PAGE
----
a, an. A is used before all consonants except silent h (a history, an hour); an was formerly usual before an unaccented syllable beginning with h and is still often seen and heard (an historian an hotel, an hysterical scene, an hereditary title, an habitual offender).
fissionable is a word that was coined by atomic scientists for their own purposes and met with some criticism. But plenty of our adjectives are made that way - questionable, objectionable, impressionable, etc., and it must be presumed that the old word fissile did not give them quite the meaning they wanted.
Under way (not weigh) is the right phrase for in motion; it has nothing to do with the anchor's being aweigh. Strictly a vessel is under way when she is not at anchor or made fast or aground; she may be under way and yet have no way on her.
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Disambiguation notice
A Dictionary of Modern English was originally written by Henry Watson Fowler and published in 1926. Revisions were made by Sir Ernest Gowers for the 2nd Edition, published in 1965, but these revisions kept the vast majority of Fowler's work intact and did not alter the approach of the work. A third edition by R. W. Burchfield was in fact a completely rewritten work that dramatically altered even the objective of the work.

As a result, the third edition is a separate work, while the Gowers revision is catalogued (at least for the time being) with the original edition by Fowler.
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Guide to the correct use of the English language in speech or writing.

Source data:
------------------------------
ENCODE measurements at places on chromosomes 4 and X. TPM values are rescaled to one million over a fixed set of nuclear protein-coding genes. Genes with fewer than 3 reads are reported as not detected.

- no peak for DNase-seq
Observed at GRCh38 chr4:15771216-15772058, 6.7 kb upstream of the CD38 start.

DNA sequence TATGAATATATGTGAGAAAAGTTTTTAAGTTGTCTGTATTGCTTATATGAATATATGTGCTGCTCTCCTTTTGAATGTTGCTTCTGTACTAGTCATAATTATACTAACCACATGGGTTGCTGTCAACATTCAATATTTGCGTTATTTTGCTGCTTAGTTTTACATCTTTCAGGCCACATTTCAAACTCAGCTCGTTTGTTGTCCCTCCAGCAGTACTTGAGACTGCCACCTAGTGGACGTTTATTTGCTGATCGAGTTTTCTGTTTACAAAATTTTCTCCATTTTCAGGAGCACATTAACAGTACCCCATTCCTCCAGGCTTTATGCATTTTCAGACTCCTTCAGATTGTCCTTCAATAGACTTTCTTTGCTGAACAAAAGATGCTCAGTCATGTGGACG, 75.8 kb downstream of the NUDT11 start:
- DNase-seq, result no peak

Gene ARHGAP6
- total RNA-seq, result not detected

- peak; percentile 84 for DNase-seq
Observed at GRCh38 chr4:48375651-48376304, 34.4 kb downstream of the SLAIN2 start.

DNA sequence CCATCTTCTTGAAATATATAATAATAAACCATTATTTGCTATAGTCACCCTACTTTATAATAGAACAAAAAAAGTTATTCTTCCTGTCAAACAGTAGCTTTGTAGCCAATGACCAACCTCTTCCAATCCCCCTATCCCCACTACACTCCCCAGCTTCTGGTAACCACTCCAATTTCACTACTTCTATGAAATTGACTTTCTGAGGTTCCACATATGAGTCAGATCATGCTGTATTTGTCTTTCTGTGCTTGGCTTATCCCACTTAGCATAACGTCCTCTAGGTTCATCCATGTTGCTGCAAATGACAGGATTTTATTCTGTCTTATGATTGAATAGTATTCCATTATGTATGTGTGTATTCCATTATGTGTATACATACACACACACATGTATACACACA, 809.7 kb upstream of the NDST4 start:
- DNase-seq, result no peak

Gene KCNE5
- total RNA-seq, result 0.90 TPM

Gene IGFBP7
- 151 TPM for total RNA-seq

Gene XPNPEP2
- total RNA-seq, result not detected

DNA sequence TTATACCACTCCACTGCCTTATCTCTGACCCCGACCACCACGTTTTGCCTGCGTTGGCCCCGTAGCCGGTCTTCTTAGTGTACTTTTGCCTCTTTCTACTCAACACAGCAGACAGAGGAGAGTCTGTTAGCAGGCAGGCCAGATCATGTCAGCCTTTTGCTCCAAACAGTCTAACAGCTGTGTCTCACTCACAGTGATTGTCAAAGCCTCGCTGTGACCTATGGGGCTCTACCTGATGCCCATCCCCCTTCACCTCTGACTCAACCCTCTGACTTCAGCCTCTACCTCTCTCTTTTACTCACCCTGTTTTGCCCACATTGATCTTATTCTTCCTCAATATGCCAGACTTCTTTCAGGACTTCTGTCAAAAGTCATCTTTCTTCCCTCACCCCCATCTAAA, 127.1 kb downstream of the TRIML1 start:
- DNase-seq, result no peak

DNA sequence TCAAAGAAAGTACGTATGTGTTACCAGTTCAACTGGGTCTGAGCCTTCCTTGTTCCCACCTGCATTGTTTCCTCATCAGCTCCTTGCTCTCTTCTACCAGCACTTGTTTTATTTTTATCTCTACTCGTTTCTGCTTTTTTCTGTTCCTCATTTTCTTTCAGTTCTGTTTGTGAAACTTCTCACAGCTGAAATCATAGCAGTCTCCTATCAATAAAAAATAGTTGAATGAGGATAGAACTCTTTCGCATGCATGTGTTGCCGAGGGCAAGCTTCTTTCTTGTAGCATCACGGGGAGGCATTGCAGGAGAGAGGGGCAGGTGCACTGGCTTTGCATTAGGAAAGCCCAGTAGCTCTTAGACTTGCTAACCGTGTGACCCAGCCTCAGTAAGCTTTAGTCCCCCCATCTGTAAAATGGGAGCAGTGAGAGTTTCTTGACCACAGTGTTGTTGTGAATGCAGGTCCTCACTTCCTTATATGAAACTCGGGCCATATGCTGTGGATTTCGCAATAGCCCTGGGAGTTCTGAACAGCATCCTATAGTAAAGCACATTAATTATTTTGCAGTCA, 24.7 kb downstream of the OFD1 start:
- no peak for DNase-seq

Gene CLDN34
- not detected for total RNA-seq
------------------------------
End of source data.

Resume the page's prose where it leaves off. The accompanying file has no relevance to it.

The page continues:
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Amazon.com Amazon.com Review (ISBN 0192813897, Paperback)

A guide to precise phrases, grammar, and pronunciation can be key; it can even be admired. But beloved? Yet from its first appearance in 1926, Fowler's was just that. Henry Watson Fowler initially aimed his Dictionary of Modern English Usage, as he wrote to his publishers in 1911, at "the half-educated Englishman of literary proclivities who wants to know Can I say so-&-so?" He was of course obsessed with, in Swift's phrase, "proper words in their proper places." But having been a schoolmaster, Fowler knew that liberal doses of style, wit, and caprice would keep his manual off the shelf and in writers' hands. He also felt that description must accompany prescription, and that advocating pedantic "superstitions" and "fetishes" would be to no one's advantage. Adepts will have their favorite inconsequential entries--from burgle to brood, truffle to turgid. Would that we could quote them all, but we can't resist a couple. Here Fowler lays into dedicated:
He is that rara avis a dedicated boxer. The sporting correspondent who wrote this evidently does not see why the literary critics should have a monopoly of this favourite word of theirs, though he does not seem to think that it will be greatly needed in his branch of the business.